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SPATIAL AND SEASONAL PATTERNS IN SPECIES COMPOSITION AND OCCURRENCE OF FISH LARVAE IN THE AREA OF THE CANARY ISLANDS, EASTERN CENTRAL ATLANTIC

species lists of BRITO et al. (2002), Uiblein et al. (1996, 1998), LORANCE et al. (2001), and WIENERROITHER (2003 and 2005) is represented in the larval list. More sampling efforts using more appropriate techniques would certainly allow collecting a higher number of fish larvae taxa and also to possibly obtain more new records from this still underinvestigated area (WIENERROITHER 2005).

4.2.3. New records WIENERROITHER (2005) noted that the current number of fish species in the area of the Canary Islands still may further increase, if the pelagic sampling is continued. Also, previous surveys have not fully covered all habitats as well as the larval stages. One origin of enrichment for the area of investigation is most likely the passive drift of larvae. This can be supported with the new records of WIENERROITHER (2005), as individuals of several fish were near adolescence or even at the juvenile stage. This led him to propose larval transportation via water masses into that area, which is lso supported by the investigations of RODRÍGUEZ et al. (1999). Further, a northward transport of tropical species by the AAIW and also NACW reverse current are one source for new species around the Canary Islands (JOHN et al. 2004a). The Canaries have a subtropical littoral fish fauna, which is related to the one in the Atlantic-Mediterranean biogeographic province (BRITO et al. 2006). This fish fauna has a very low or even non-existent rate of endemism in each archipelago, because currents redistribute species between the islands (BRITO et al. 2006). Genetic studies showed that fish populations of the Azores are more separated from the other Islands (Madeira and Canary Islands), while Madeira and the Canaries are more related to each other and to the European mainland (Portugal and England), which leads to the suggestion of a southward colonization (DOMINGUES et al. 2007). Within the archipelagos of the Canaries, Madeira and Azores the migrations of neritic species show a northwestern trend (DOMINGUES et al. 2006). From the western coast of Portugal to the archipelagos of Madeira and Canaries a southward migration exists due to the transport by the Canary current (DOMINGUES et al. 2007). This southward transport is strongest in spring, summer and winter in the upper 200 m (JOHN et al. 2004a). On the other hand, 80 % of the new records of the littoral fish fauna during the nineties and the first years of the present decade were tropical (BRITO et al. 2005), a fact also observed by WIENERROITHER (2003). JOHN et al. (2004a) have concluded from own and historical data, that species intruded the Canary Islands from the northwards flow of NACW and SW in autumn. JOHN et al. (2004a) mentioned that northward currents add 4 to 8 tropical specimens per squaremeter to the native oceanic fauna. It is also thought that filaments can contribute neritic larvae from the African shelf to the local neritic populations of the Canary Islands (RODRÍGUEZ et al. 1999). The gadiform species Melanonus zugmayeri is distributed worldwide in tropical to temperate seas and inhabits the mesoand bathypelagic realm (COHEN 1984). Within the northeastern Atlantic M. zugmayeri is most common around the Azores, Madeira and west of the Canary Islands. So it is not astonishing to encounter this species around the islands, since interconnections due to migration between these islands (DOMINGUES et al. 2006 and 2007) and a southward transport within the season of spring (JOHN et al. 2004a) are common. Argentina sphyraena has been also recorded along the coast of Europe and Mediterranean Sea and along the coast of West Africa and inhabits the shelves and slopes (COHEN 1984). Since larvae were found around the western islands, which are most influenced by the African upwelling, it is most likely, that the larvae were entrained by an upwelling filament from the Marroccanean coast. The temperate Crystallogobius linearis inhabits the coastal habitat as well as the pelagic realm down to a depth of 400 m along the Atlantic European coast and the Mediterranean Sea (MILLER 1984). The Canary Islands are the southernmost record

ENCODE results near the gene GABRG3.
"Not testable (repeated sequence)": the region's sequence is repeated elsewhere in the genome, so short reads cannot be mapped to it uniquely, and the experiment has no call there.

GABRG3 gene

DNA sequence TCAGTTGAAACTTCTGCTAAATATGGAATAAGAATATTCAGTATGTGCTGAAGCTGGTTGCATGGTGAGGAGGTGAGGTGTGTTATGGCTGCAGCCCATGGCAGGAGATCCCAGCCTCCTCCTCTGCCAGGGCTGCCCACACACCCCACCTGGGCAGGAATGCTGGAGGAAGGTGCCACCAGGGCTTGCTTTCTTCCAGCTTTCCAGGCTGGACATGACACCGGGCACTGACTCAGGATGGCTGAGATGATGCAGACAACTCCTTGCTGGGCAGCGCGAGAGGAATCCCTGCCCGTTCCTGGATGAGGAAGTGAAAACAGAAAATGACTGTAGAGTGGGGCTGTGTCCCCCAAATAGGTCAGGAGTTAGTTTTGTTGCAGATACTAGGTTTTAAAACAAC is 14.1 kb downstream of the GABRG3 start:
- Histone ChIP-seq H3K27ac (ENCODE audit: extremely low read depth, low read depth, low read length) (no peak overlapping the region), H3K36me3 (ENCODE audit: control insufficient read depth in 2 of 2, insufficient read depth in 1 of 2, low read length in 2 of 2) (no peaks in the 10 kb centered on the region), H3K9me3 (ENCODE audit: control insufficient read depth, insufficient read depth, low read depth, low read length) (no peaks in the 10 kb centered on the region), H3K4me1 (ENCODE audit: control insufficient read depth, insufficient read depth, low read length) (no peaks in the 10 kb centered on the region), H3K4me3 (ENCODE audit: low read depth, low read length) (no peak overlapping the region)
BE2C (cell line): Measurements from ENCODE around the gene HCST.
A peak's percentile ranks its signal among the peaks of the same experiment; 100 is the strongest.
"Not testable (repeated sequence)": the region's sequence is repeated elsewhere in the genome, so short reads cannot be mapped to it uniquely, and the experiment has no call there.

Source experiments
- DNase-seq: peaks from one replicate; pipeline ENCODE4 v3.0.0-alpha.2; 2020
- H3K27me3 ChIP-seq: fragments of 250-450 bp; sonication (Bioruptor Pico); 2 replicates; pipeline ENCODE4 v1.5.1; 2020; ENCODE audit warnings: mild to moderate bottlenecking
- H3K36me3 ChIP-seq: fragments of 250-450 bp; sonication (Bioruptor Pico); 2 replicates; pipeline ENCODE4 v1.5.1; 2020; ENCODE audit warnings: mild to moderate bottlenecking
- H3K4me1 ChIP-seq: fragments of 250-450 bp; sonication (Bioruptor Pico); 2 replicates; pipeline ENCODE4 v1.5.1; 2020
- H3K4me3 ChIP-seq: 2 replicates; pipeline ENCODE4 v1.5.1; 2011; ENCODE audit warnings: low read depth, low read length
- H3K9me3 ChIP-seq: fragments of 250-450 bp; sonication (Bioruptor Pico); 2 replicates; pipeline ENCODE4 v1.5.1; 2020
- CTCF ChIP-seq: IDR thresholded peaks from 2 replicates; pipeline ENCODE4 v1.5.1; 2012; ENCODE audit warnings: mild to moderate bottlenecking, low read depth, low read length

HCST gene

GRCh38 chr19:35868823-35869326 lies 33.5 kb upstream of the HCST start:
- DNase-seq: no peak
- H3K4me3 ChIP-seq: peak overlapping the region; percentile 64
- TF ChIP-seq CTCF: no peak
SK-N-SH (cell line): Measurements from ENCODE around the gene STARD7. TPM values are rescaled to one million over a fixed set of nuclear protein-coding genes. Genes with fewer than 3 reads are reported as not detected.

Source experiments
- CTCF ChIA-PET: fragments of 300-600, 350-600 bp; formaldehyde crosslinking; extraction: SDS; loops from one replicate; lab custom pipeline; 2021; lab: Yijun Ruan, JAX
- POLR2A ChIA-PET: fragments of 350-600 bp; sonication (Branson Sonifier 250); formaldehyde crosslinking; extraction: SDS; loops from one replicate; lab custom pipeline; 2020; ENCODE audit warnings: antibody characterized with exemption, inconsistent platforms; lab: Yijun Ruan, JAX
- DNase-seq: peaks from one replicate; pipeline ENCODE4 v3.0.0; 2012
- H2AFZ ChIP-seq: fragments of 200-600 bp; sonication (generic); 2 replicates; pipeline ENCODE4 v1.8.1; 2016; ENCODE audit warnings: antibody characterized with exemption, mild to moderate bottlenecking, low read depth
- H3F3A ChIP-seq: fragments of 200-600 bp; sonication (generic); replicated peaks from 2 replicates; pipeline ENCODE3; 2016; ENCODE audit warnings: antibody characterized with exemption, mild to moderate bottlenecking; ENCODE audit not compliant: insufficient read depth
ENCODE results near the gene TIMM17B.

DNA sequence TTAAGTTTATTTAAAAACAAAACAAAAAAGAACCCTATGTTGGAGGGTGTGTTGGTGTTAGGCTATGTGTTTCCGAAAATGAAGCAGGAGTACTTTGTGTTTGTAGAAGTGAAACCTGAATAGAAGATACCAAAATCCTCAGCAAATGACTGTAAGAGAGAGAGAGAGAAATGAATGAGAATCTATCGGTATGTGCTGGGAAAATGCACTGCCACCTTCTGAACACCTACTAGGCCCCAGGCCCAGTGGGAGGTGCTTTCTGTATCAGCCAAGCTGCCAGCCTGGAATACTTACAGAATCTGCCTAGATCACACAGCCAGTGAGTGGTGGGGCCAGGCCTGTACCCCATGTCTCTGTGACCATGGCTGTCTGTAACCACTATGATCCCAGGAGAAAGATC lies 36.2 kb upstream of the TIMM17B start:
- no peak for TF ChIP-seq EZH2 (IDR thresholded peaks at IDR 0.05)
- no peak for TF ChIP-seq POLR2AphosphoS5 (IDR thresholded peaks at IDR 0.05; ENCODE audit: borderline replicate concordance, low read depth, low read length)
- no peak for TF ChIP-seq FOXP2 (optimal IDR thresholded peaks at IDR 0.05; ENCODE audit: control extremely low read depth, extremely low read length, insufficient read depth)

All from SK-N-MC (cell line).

Inf. Téc. Inst. Canario Cienc. Mar. n°13

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Spatial and seasonal patterns in species composition of fish larvae in the Canary Islands  

Technical report consisting on a comprehensive annotated larvae taxa list with the most important taxonomic characters of this region

Spatial and seasonal patterns in species composition of fish larvae in the Canary Islands  

Technical report consisting on a comprehensive annotated larvae taxa list with the most important taxonomic characters of this region

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